Constipation in the Critically Ill Child: Frequency and Related Factors

J Pediatr. 2015 Oct;167(4):857-861.e1. doi: 10.1016/j.jpeds.2015.06.046. Epub 2015 Aug 5.


Objective: To analyze the incidence and factors associated with constipation in critically ill children.

Study design: We performed a prospective observational study that included children admitted to the pediatric intensive care unit for more than 3 days. Constipation was defined as more than 3 days without a bowel movement. Relationships between constipation and demographic data; clinical severity score; use of mechanical ventilation, use of vasoconstrictors, sedatives, and muscle relaxants; nutritional data; electrolyte disturbances; and clinical course were analyzed.

Results: Constipation developed in 46.7% of the 150 patients studied (mean age, 34.3 ± 7.1 months). It was most common in postoperative, older, and higher-body-weight patients, and in those with fecal continence (P < .01). Compared with patients without constipation, patients with constipation had higher severity scores and more frequently received midazolam, fentanyl, muscle relaxants, and inotropic support (P < .05). Patients with constipation also started nutrition later and with a lower volume of nutrition (P < .01). There were no between-group differences in mortality or length of pediatric intensive care unit stay. In multivariate analysis, independent factors associated with constipation were body weight (OR, 1.08; 95% CI, 1.03-1.13), Pediatric Index of Mortality 2 score (OR, 1.05; 95% CI, 1.02-1.09), admission after surgery (OR, 7.64; 95% CI, 2.56-22.81), and treatment with vasoconstrictors (OR, 10.28; 95% CI, 3.53-29.93).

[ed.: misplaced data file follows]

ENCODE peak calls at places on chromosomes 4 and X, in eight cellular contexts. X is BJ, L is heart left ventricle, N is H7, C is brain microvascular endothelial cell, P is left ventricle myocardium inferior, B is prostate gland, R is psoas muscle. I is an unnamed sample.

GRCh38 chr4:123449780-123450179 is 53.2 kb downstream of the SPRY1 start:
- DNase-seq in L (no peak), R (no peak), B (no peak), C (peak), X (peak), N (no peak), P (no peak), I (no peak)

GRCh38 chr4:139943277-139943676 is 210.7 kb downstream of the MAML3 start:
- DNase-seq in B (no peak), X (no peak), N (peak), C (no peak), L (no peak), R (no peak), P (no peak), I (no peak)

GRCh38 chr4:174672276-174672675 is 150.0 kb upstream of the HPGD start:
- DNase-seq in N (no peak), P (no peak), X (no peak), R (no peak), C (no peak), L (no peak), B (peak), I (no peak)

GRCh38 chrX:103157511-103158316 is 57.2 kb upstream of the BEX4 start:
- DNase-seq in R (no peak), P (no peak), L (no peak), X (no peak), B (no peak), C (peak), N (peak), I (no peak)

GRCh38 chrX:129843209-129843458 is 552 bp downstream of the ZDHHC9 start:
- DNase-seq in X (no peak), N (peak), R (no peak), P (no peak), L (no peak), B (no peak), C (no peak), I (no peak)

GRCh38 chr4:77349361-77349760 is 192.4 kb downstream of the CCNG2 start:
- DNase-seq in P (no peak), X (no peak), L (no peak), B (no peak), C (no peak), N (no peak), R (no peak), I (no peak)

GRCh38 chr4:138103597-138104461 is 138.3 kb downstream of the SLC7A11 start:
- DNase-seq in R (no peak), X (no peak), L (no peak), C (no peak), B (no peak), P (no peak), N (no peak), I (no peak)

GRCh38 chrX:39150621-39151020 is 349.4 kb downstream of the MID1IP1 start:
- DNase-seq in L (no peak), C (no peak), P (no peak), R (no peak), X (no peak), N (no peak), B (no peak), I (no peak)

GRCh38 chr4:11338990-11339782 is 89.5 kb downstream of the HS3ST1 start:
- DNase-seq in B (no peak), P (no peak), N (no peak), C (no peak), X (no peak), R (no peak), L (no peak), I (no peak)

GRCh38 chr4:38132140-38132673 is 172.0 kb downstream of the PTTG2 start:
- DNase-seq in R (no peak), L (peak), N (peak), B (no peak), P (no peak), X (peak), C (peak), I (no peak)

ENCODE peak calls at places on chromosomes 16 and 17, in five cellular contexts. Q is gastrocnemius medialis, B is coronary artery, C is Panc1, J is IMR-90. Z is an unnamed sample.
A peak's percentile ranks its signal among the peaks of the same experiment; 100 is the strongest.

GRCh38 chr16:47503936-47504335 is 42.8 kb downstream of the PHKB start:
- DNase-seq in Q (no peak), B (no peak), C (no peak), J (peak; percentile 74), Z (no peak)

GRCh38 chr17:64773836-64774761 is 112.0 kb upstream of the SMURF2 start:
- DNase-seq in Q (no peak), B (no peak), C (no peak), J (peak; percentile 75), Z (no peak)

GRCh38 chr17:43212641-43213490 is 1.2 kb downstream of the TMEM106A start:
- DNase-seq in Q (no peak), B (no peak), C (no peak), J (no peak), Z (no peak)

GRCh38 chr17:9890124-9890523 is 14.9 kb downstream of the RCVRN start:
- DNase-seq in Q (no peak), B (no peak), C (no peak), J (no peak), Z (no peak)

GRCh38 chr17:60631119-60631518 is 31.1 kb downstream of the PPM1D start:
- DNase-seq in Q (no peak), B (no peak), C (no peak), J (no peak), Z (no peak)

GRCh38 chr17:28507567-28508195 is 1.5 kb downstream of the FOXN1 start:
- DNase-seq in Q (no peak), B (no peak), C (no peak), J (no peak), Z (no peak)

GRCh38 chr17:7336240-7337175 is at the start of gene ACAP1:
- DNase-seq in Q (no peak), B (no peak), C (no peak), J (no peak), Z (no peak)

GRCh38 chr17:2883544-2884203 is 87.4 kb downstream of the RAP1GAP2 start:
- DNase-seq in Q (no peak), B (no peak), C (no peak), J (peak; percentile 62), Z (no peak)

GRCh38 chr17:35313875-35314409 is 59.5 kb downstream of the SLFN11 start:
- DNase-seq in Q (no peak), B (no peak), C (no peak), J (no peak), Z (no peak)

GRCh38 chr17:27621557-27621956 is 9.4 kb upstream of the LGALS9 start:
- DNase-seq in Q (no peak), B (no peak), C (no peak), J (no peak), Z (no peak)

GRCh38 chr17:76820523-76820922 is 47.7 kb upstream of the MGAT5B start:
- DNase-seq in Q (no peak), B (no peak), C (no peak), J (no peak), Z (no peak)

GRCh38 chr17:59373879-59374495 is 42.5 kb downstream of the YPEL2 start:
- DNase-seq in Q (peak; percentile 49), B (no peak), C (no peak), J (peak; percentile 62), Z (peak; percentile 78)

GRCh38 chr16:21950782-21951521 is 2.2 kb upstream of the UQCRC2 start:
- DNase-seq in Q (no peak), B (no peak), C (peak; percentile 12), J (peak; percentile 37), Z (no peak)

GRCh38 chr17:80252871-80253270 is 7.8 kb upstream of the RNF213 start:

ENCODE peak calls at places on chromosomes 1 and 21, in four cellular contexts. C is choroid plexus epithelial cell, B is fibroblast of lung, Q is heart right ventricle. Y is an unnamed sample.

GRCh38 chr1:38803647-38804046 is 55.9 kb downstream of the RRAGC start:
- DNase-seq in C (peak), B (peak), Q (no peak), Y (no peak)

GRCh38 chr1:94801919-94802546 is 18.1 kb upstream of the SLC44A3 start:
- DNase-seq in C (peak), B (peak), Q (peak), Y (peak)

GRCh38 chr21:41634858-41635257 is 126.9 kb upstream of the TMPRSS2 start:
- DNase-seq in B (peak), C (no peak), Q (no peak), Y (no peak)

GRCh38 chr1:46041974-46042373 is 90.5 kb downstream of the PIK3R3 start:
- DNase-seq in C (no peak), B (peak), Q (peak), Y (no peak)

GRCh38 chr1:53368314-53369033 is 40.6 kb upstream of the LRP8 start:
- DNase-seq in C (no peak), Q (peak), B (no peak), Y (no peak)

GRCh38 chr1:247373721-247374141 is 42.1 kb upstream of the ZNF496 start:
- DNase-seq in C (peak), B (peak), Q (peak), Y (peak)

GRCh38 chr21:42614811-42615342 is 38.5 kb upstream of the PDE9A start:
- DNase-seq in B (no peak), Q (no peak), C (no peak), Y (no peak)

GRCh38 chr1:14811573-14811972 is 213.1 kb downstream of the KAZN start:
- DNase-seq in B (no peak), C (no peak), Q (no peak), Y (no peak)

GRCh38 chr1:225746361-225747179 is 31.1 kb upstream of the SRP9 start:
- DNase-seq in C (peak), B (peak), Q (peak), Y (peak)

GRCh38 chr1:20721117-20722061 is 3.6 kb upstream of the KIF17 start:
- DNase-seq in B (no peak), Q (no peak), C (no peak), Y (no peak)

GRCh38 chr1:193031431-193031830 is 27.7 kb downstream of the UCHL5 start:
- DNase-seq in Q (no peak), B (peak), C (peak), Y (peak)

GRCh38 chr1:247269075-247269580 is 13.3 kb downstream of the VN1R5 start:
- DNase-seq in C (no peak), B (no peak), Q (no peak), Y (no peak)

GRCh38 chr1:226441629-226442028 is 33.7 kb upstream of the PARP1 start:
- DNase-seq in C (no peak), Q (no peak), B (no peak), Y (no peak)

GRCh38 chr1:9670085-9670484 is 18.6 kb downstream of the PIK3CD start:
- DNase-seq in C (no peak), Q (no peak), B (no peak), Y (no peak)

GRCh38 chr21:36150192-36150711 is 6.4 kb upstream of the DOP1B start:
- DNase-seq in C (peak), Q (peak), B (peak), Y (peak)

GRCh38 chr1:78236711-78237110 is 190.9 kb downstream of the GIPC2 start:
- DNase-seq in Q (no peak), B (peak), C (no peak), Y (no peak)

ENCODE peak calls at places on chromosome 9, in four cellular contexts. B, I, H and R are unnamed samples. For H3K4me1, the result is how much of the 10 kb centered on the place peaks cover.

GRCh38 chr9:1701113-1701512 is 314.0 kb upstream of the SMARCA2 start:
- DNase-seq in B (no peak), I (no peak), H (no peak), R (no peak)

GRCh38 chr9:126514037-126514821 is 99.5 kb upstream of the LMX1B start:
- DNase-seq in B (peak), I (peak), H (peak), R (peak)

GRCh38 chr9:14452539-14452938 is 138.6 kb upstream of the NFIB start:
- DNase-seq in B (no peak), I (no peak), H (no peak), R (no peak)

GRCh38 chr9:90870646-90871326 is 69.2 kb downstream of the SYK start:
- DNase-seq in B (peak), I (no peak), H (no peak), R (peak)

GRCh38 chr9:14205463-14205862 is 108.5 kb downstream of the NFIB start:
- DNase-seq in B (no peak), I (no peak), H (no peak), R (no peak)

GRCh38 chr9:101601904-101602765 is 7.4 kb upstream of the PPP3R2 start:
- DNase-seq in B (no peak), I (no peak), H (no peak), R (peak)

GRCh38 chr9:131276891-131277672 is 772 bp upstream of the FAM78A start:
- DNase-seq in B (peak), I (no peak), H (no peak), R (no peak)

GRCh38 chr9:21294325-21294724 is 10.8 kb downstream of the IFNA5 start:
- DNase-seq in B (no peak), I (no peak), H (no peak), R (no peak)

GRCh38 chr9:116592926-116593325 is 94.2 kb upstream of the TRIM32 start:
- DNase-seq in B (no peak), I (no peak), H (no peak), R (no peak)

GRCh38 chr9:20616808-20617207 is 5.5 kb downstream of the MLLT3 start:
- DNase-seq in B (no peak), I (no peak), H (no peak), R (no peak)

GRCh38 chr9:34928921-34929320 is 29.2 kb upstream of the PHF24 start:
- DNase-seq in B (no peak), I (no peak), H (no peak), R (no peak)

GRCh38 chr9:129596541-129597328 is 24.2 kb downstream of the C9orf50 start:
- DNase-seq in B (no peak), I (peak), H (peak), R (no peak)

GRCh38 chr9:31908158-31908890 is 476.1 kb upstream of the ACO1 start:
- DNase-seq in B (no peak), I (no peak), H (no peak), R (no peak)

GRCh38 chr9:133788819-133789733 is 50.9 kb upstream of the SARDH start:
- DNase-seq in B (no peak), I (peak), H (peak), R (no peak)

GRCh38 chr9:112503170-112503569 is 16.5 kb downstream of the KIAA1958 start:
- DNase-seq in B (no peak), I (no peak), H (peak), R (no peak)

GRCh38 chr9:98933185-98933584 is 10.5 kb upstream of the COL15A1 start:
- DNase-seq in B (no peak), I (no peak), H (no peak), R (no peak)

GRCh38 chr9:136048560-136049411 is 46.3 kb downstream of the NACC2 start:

Conclusion: Constipation is common in critically ill children. Body weight, Pediatric Index of Mortality 2 clinical severity score, admission after surgery, and the need for vasoconstrictor therapy are major independent risk factors associated with constipation.

Publication types

  • Observational Study
  • Research Support, Non-U.S. Gov't

MeSH terms

  • Body Weight
  • Child
  • Child, Preschool
  • Constipation / etiology*
  • Critical Illness
  • Electrolytes
  • Female
  • Hospitalization
  • Humans
  • Hypnotics and Sedatives / adverse effects
  • Infant
  • Intensive Care Units, Pediatric
  • Male
  • Muscle Relaxants, Central / adverse effects
  • Prospective Studies
  • Regression Analysis
  • Respiration, Artificial / adverse effects
  • Risk Factors
  • Vasoconstrictor Agents / adverse effects


  • Electrolytes
  • Hypnotics and Sedatives
  • Muscle Relaxants, Central
  • Vasoconstrictor Agents